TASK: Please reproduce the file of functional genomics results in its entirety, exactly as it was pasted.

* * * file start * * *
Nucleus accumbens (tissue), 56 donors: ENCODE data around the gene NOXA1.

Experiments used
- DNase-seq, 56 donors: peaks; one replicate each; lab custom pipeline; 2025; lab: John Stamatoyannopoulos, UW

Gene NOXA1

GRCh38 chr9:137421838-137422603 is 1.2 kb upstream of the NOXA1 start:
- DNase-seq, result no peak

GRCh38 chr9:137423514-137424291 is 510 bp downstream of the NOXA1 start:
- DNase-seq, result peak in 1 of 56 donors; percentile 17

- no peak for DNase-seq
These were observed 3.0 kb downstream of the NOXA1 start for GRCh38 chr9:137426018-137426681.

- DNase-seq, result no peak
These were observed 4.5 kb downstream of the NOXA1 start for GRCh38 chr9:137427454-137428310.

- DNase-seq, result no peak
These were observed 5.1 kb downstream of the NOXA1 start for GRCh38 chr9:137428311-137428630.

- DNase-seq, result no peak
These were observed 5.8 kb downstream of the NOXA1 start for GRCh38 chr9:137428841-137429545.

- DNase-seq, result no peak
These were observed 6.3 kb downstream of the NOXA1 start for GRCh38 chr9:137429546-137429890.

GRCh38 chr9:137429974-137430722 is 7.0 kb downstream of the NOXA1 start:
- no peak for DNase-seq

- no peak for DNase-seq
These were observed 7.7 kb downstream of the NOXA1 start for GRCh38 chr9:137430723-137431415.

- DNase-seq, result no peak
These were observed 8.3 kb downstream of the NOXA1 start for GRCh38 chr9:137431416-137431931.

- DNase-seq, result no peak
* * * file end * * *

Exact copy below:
Nucleus accumbens (tissue), 56 donors: ENCODE data around the gene NOXA1.

Experiments used
- DNase-seq, 56 donors: peaks; one replicate each; lab custom pipeline; 2025; lab: John Stamatoyannopoulos, UW

Gene NOXA1

GRCh38 chr9:137421838-137422603 is 1.2 kb upstream of the NOXA1 start:
- DNase-seq, result no peak

GRCh38 chr9:137423514-137424291 is 510 bp downstream of the NOXA1 start:
- DNase-seq, result peak in 1 of 56 donors; percentile 17

- no peak for DNase-seq
These were observed 3.0 kb downstream of the NOXA1 start for GRCh38 chr9:137426018-137426681.

- DNase-seq, result no peak
These were observed 4.5 kb downstream of the NOXA1 start for GRCh38 chr9:137427454-137428310.

- DNase-seq, result no peak
These were observed 5.1 kb downstream of the NOXA1 start for GRCh38 chr9:137428311-137428630.

- DNase-seq, result no peak
These were observed 5.8 kb downstream of the NOXA1 start for GRCh38 chr9:137428841-137429545.

- DNase-seq, result no peak
These were observed 6.3 kb downstream of the NOXA1 start for GRCh38 chr9:137429546-137429890.

GRCh38 chr9:137429974-137430722 is 7.0 kb downstream of the NOXA1 start:
- no peak for DNase-seq

- no peak for DNase-seq
These were observed 7.7 kb downstream of the NOXA1 start for GRCh38 chr9:137430723-137431415.

- DNase-seq, result no peak
These were observed 8.3 kb downstream of the NOXA1 start for GRCh38 chr9:137431416-137431931.

- DNase-seq, result no peak